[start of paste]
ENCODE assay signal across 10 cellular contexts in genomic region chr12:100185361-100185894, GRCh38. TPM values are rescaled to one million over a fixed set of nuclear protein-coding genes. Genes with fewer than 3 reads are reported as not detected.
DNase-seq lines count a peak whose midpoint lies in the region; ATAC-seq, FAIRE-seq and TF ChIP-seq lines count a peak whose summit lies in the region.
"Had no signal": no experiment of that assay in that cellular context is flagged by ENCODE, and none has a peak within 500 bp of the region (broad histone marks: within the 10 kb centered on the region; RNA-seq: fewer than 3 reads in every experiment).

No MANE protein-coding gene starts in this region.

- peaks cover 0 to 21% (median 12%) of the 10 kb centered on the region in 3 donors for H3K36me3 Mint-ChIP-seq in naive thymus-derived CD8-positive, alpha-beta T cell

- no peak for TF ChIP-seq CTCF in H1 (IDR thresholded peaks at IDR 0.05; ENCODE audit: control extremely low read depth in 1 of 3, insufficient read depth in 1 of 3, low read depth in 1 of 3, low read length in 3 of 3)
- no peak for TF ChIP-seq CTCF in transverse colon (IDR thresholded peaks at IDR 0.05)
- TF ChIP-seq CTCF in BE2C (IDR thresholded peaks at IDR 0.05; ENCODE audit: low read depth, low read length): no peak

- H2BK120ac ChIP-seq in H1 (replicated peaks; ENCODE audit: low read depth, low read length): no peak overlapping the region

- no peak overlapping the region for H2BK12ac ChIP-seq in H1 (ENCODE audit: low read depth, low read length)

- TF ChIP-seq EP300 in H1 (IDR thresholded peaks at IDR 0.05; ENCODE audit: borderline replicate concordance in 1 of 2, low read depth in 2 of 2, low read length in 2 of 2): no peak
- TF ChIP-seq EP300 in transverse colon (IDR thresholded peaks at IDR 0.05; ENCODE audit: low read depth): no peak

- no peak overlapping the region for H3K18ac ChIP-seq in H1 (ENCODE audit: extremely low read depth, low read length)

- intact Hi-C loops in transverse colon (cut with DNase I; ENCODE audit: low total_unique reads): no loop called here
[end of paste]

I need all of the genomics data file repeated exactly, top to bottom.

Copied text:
ENCODE assay signal across 10 cellular contexts in genomic region chr12:100185361-100185894, GRCh38. TPM values are rescaled to one million over a fixed set of nuclear protein-coding genes. Genes with fewer than 3 reads are reported as not detected.
DNase-seq lines count a peak whose midpoint lies in the region; ATAC-seq, FAIRE-seq and TF ChIP-seq lines count a peak whose summit lies in the region.
"Had no signal": no experiment of that assay in that cellular context is flagged by ENCODE, and none has a peak within 500 bp of the region (broad histone marks: within the 10 kb centered on the region; RNA-seq: fewer than 3 reads in every experiment).

No MANE protein-coding gene starts in this region.

- peaks cover 0 to 21% (median 12%) of the 10 kb centered on the region in 3 donors for H3K36me3 Mint-ChIP-seq in naive thymus-derived CD8-positive, alpha-beta T cell

- no peak for TF ChIP-seq CTCF in H1 (IDR thresholded peaks at IDR 0.05; ENCODE audit: control extremely low read depth in 1 of 3, insufficient read depth in 1 of 3, low read depth in 1 of 3, low read length in 3 of 3)
- no peak for TF ChIP-seq CTCF in transverse colon (IDR thresholded peaks at IDR 0.05)
- TF ChIP-seq CTCF in BE2C (IDR thresholded peaks at IDR 0.05; ENCODE audit: low read depth, low read length): no peak

- H2BK120ac ChIP-seq in H1 (replicated peaks; ENCODE audit: low read depth, low read length): no peak overlapping the region

- no peak overlapping the region for H2BK12ac ChIP-seq in H1 (ENCODE audit: low read depth, low read length)

- TF ChIP-seq EP300 in H1 (IDR thresholded peaks at IDR 0.05; ENCODE audit: borderline replicate concordance in 1 of 2, low read depth in 2 of 2, low read length in 2 of 2): no peak
- TF ChIP-seq EP300 in transverse colon (IDR thresholded peaks at IDR 0.05; ENCODE audit: low read depth): no peak

- no peak overlapping the region for H3K18ac ChIP-seq in H1 (ENCODE audit: extremely low read depth, low read length)

- intact Hi-C loops in transverse colon (cut with DNase I; ENCODE audit: low total_unique reads): no loop called here